France, officially the French Republic, is a country whose territory consists of metropolitan France in Western Europe and several overseas regions and territories. The metropolitan area of France extends from the Mediterranean Sea to the English Channel and the North Sea, and from the Rhine to the Atlantic Ocean. It is bordered by Belgium, Luxembourg and Germany to the northeast, Switzerland and Italy to the east, and Andorra and Spain to the south. The overseas territories include French Guiana in South America and several islands in the Atlantic, Pacific and Indian oceans. The country's 18 integral regions span a combined area of 643,801 square kilometres (248,573 sq mi) and a total population of 67.3 million. France, a sovereign state, is a unitary semi-presidential republic with its capital in Paris, the country's largest city and main cultural and commercial centre. Other major urban areas include Lyon, Marseille, Toulouse, Bordeaux, Lille and Nice.

Grand Prix Jumping, which was similar to today's show jumping event, for which 45 competitors entered, though only 37 competed. [2] The first and second place was taken by riders from Belgium (1. Aimé Haageman on Benton II, 2. Georges van der Poële riding Winsor Squire), while a French rider, Louis de Champsavin, on his mount Terpsichore, got the third place.

Show jumping part of a group of English riding equestrian events

Show jumping, also known as "stadium jumping", "open jumping", or simply "jumping", is a part of a group of English riding equestrian events that also includes dressage, eventing, hunters, and equitation. Jumping classes are commonly seen at horse shows throughout the world, including the Olympics. Sometimes shows are limited exclusively to jumpers, sometimes jumper classes are offered in conjunction with other English-style events, and sometimes show jumping is but one division of very large, all-breed competitions that include a very wide variety of disciplines. Jumping classes may be governed by various national horse show sanctioning organizations, such as the United States Equestrian Federation in the USA or the British Showjumping Association in Great Britain. International competitions are governed by the rules of the International Federation for Equestrian Sports.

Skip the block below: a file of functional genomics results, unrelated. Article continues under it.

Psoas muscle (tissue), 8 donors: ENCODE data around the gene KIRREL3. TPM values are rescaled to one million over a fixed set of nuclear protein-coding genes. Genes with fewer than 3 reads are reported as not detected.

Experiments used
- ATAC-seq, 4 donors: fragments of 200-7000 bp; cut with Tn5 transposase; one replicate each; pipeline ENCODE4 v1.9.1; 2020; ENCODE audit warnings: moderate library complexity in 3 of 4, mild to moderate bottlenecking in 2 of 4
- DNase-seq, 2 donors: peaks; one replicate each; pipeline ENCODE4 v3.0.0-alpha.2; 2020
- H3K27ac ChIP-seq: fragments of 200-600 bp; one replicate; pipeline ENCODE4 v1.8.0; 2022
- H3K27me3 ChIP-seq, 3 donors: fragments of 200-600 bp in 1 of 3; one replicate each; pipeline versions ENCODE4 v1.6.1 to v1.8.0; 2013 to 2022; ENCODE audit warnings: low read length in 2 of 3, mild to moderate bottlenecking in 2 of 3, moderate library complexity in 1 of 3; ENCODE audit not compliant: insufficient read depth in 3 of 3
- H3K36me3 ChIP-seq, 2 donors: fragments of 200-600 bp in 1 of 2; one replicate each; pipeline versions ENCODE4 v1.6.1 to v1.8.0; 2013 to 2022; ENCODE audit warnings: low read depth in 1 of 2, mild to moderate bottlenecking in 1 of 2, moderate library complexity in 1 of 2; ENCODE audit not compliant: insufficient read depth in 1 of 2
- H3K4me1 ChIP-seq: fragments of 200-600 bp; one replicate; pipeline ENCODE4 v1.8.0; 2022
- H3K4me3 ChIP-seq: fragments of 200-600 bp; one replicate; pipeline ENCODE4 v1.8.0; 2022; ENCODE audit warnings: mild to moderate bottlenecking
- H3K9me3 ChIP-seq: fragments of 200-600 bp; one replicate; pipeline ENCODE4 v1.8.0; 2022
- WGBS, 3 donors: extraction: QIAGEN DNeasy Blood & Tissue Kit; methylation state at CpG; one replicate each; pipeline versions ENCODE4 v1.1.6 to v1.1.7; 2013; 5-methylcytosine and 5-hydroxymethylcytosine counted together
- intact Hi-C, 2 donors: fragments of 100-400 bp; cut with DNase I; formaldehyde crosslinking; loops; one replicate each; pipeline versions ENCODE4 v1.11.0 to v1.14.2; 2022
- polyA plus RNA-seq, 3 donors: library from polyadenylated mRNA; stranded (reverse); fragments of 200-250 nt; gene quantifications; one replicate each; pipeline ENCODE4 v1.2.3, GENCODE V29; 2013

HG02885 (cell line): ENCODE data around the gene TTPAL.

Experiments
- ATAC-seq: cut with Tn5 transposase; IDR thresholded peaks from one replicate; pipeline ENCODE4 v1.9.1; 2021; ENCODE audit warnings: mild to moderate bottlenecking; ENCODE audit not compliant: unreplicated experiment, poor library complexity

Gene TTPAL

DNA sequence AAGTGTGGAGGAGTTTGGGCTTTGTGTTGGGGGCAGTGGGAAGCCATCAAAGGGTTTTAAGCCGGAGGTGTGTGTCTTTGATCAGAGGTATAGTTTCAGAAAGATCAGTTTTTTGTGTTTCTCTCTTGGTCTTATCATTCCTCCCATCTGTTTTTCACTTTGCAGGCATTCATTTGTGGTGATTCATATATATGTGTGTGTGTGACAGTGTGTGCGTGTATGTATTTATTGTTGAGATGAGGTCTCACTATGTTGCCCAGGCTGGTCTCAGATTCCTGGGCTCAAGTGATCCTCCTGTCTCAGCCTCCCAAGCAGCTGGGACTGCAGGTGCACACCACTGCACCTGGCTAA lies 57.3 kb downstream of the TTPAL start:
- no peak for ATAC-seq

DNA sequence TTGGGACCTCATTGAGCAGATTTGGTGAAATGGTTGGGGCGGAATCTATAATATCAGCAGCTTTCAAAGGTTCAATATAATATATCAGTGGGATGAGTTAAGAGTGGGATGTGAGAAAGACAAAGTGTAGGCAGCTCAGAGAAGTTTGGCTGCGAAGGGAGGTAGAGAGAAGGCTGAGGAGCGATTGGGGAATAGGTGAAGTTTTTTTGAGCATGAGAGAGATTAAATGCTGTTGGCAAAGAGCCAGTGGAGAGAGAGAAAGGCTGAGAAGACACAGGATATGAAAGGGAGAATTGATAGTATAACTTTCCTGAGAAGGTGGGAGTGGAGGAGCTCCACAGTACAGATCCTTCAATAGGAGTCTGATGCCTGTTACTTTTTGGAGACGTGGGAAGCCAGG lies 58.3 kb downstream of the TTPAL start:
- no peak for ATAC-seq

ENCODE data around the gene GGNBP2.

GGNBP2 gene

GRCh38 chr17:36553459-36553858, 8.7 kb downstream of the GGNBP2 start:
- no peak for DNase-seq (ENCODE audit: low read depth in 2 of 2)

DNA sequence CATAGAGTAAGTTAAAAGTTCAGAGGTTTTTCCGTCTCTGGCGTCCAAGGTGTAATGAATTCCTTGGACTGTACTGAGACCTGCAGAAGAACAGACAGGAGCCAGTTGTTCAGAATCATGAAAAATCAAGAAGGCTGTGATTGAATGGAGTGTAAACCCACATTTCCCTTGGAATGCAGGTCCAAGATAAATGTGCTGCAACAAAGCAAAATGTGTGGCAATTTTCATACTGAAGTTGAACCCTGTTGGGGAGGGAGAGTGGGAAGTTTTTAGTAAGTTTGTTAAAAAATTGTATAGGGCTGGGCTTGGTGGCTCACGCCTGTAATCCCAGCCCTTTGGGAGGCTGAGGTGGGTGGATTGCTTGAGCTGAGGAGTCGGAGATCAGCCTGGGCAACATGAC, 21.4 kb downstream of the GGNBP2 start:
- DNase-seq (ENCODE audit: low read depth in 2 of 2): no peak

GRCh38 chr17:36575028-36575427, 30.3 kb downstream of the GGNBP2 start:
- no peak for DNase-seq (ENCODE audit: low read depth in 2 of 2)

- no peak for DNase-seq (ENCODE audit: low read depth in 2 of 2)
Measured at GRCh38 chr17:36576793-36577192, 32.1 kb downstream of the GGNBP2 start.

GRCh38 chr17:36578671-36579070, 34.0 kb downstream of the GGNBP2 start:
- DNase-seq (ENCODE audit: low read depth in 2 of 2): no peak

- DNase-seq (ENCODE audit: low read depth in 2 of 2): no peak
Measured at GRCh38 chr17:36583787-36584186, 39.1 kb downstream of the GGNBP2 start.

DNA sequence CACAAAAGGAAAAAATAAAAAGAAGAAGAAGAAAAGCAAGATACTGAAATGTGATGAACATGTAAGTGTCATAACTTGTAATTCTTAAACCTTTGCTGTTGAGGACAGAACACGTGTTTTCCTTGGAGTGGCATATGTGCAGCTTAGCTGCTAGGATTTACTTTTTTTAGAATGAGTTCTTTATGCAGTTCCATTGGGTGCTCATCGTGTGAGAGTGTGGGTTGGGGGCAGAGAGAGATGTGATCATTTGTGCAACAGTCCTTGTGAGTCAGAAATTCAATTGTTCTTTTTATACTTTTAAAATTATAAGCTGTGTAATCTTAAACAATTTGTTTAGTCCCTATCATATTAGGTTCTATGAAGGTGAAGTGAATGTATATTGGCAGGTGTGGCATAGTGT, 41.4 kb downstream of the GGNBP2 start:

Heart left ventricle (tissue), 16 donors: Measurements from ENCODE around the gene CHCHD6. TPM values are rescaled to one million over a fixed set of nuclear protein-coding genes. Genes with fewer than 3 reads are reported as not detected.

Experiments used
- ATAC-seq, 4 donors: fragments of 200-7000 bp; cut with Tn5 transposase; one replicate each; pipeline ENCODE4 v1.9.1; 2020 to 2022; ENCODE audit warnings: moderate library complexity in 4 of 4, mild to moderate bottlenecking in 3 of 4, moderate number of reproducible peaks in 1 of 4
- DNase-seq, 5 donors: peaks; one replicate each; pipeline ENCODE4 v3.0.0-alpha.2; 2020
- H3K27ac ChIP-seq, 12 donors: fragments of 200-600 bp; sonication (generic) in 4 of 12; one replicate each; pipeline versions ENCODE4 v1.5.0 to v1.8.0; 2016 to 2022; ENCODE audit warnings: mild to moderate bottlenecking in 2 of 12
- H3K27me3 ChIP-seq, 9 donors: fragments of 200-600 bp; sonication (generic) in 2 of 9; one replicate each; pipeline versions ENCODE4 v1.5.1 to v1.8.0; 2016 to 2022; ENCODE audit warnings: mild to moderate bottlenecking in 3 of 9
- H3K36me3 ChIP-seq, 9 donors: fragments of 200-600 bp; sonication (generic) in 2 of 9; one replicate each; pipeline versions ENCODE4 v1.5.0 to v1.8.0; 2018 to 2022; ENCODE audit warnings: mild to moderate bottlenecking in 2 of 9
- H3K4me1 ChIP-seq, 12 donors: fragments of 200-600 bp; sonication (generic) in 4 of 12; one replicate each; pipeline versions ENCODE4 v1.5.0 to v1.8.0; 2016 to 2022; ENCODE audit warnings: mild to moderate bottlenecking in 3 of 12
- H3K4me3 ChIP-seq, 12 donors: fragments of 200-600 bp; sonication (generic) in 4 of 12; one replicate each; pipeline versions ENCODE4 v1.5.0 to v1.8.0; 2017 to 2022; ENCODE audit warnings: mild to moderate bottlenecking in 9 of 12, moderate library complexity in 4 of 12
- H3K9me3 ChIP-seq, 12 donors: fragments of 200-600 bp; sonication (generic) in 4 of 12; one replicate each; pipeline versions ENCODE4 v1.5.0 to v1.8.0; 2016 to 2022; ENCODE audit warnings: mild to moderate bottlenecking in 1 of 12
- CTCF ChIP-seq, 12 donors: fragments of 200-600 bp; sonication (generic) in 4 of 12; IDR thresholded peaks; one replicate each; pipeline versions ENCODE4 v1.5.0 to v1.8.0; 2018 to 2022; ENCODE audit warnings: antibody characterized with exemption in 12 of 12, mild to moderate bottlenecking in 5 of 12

The High Jump competition resulted in a tie between French rider Dominique Gardere on Canela and Italian Gian Giorgio Trissino on Oreste, with both of their horses clearing 1.85 meters, and the bronze was given to Constant van Langendonck of Belgium, whose mount, Extra Dry, cleared 1.70 meters. However, Constant van Langendonck and Extra Dry were able to clinch the gold in the Long Jump competition, clearing a distance of 6.10 meters. Trissino and Oreste won the silver, clearing 5.70 meters, and M. de Bellegarde of France won the bronze with the 5.30 meter jump by his mount Tolla.

Return of Equestrian Competition

Equestrian competition was dropped from the 1904 Olympic Games, and owed its return to Count Clarence von Rosen, Master of the Horse to the King of Sweden, for bringing it back. [3] The 1906 IOC Congress agreed to his proposal to add dressage, eventing, and show jumping to the program of the upcoming 1908 Olympic Games in London. However, due to problems with the newly formed International Horse Show Committee, they were not introduced until the 1912 Games in Stockholm and only a polo event was held in 1908. These three disciplines would be held at every Summer Olympic Games through to the present day.

Participation of Non-Officers and Women

Until the 1952 Summer Olympics, only commissioned military officers and "gentlemen" were permitted to compete in the Olympic equestrian disciplines, [4] which had the effect of excluding all women and all men serving in the military but not holding officers' commissions.

In 1952, however, all men were permitted to compete in all equestrian disciplines, and women were permitted to compete in Dressage. [5] Women were later permitted to compete in Jumping in 1956 and in Eventing in 1964. Since then, equestrianism has been one of the very few Olympic sports in which men and women compete with and directly against one another. In team competition, teams may have any blend of male and female competitors, and are not required to have minimum numbers of either gender; countries are free to choose the best riders, irrespective of gender.